When the Bullied Become the Bullies
Last week, my fellow blogger wrote a piece on the practice of rewarding someone for less than rewardable behaviour. She made clear and relevant points about lessons not learned such as consequences of actions, all things don't always turn out well and an inability to cope when situations go badly.
There is a huge movement in the UK to combat bullying and abusive behavior, not only among children but in the workplace as well. It has been identified that kids who are bullies tend to continue the practice in the work environment. On the surface, this seems to be a noble and worthwhile cause. We've all had patients who spoke inappropriately to us. I even had one patient throw a walker at me in the lobby of his Upper East Side apartment building because I dared correct him in public. (He was about to sit down in open space about three feet from where a chair actually was).
Like the desire to not make young people feel badly for being less than the best at everything they do and to prevent their discouragement and disappointment, this policy has gone too far and created Frankenstein's monster in the process.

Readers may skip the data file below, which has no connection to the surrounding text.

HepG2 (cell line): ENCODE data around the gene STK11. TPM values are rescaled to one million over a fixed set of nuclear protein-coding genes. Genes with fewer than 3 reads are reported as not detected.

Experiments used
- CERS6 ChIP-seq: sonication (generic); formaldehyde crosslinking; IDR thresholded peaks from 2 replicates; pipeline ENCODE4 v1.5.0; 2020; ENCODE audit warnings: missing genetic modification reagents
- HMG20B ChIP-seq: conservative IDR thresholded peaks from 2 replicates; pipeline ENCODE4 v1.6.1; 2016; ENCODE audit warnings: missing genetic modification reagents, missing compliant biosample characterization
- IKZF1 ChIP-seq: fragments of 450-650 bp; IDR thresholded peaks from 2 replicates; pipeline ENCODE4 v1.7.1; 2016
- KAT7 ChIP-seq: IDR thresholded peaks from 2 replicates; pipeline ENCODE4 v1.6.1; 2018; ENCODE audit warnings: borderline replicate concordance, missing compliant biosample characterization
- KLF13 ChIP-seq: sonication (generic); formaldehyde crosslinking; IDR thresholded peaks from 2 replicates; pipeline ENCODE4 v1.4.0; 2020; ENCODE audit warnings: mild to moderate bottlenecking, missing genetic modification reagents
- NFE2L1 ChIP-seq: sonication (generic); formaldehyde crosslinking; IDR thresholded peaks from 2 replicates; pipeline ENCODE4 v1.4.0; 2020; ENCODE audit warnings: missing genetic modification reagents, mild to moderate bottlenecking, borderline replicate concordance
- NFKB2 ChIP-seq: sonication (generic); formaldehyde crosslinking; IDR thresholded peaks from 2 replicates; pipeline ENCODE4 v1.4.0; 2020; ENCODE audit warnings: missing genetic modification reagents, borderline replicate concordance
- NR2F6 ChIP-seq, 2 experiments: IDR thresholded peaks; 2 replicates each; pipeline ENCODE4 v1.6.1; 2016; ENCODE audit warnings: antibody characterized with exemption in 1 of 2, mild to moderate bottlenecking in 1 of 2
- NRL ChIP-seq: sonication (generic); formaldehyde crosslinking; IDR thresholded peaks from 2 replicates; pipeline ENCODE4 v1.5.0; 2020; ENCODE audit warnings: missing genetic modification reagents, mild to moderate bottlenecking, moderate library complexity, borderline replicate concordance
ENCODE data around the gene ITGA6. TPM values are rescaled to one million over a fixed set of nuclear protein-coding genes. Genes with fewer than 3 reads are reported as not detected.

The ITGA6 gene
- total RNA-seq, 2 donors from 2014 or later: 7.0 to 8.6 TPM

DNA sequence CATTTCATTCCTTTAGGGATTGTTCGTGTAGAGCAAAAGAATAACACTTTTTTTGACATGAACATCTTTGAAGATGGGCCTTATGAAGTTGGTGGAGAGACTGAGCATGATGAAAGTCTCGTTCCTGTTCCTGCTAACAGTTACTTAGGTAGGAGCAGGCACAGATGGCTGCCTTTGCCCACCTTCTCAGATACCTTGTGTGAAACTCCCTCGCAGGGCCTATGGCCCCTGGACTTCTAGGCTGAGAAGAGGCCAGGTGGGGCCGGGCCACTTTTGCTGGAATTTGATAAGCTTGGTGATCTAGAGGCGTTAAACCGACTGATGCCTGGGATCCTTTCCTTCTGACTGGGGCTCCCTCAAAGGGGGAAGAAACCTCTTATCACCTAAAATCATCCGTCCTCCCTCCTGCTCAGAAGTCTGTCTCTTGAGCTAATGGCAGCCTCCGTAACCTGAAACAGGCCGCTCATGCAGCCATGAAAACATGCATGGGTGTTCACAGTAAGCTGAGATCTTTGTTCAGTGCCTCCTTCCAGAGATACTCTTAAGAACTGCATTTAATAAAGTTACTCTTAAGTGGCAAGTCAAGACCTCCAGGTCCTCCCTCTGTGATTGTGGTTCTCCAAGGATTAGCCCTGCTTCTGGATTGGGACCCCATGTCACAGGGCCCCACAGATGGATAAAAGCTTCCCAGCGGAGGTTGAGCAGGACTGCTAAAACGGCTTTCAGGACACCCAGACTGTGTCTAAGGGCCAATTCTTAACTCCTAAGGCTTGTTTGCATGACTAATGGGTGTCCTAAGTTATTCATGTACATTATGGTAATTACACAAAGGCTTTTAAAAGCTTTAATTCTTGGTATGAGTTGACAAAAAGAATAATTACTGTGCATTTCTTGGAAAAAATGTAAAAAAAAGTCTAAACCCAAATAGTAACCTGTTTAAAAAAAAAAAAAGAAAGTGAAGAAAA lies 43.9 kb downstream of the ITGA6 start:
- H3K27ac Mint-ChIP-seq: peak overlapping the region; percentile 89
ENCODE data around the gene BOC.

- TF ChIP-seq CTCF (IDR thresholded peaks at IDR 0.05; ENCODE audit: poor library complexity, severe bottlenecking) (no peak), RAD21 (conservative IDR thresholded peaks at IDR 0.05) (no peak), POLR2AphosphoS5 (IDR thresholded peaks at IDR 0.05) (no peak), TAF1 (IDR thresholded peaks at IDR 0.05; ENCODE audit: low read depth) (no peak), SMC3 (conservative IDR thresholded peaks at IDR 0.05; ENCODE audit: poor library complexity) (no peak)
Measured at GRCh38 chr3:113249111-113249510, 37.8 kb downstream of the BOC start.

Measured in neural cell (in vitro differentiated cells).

The fear of being brought up on bullying or abuse charges is so great here that patients are afraid to speak out when care is substandard. I work with a nurse in the community whose father is in the local hospital. Since arriving there, he has developed three pressure ulcers, missed meals and medication, and has not gotten out of bed for two weeks. This nurse is afraid to speak out on behalf of her father due to fear of being labeled abusive or bullying of the staff. The consequences of which could be severe for her work.
Vulnerable people do need watchdogs to prevent them from being victimized. However, once those safeguards start to impact negatively on those they were designed to protect, maybe we need to rethink just how paternalistic we really want to be.
Addendum: I wrote this piece and then the New York Times ran this article: www.nytimes.com/2011/05/08/opinion/08Brown.html?emc=eta1. So too much paternalism is no good and not enough oversight is also no good, it appears. Where is the happy medium?